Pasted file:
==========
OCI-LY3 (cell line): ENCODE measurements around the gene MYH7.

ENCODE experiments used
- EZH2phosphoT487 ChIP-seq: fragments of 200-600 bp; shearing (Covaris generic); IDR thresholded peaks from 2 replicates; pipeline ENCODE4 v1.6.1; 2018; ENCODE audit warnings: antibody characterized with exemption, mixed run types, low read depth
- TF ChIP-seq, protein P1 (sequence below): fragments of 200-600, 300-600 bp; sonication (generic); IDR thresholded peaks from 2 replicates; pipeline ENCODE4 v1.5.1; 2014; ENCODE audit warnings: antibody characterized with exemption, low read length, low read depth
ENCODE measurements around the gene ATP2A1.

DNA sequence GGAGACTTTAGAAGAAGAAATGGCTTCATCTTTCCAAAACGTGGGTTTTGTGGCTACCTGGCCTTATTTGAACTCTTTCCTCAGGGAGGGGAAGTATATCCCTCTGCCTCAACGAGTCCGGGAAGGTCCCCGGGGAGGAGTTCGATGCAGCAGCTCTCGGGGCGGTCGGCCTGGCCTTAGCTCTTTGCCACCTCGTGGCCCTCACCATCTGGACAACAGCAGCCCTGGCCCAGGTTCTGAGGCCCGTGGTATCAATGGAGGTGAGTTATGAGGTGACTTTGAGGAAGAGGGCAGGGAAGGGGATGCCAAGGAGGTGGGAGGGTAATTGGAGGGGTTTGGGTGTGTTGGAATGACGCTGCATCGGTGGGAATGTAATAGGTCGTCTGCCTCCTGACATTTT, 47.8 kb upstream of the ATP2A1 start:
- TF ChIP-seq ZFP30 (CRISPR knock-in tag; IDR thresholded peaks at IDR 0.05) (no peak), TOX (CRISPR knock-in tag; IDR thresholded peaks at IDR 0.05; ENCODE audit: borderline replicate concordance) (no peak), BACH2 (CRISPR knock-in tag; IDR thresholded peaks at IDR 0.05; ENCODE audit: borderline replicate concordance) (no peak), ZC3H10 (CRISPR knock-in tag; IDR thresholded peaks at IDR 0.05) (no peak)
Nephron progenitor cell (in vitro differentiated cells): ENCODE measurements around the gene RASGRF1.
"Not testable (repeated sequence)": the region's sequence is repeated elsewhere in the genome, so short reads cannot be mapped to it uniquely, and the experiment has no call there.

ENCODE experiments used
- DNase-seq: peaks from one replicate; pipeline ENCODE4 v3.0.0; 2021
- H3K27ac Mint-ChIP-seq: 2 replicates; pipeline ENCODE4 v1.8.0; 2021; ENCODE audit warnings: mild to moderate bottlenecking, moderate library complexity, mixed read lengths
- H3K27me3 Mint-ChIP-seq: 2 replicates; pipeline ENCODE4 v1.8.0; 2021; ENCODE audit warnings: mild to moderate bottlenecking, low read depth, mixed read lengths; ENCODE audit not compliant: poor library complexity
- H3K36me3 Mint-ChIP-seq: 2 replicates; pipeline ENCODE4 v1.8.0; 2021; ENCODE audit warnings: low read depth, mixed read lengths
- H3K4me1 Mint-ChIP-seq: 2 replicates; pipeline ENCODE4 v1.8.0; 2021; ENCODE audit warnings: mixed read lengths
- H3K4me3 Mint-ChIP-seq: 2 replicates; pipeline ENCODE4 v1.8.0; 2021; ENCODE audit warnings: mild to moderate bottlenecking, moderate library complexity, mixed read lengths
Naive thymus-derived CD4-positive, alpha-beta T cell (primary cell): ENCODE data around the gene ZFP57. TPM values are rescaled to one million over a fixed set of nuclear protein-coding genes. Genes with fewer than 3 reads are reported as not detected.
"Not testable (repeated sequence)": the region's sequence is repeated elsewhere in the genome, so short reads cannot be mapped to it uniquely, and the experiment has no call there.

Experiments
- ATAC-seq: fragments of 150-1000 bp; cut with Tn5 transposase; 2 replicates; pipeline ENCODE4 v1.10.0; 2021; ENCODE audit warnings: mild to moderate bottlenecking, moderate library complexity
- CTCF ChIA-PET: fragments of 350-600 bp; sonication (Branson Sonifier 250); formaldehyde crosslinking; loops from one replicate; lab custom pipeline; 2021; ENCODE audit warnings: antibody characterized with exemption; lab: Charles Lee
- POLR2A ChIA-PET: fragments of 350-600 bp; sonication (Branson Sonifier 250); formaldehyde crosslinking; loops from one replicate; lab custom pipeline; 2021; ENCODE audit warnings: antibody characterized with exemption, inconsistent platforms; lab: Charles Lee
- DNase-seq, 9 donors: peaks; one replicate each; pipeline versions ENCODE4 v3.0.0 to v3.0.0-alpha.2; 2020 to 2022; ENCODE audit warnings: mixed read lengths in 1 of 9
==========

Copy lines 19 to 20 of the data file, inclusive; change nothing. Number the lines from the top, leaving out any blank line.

Experiments
- ATAC-seq: fragments of 150-1000 bp; cut with Tn5 transposase; 2 replicates; pipeline ENCODE4 v1.10.0; 2021; ENCODE audit warnings: mild to moderate bottlenecking, moderate library complexity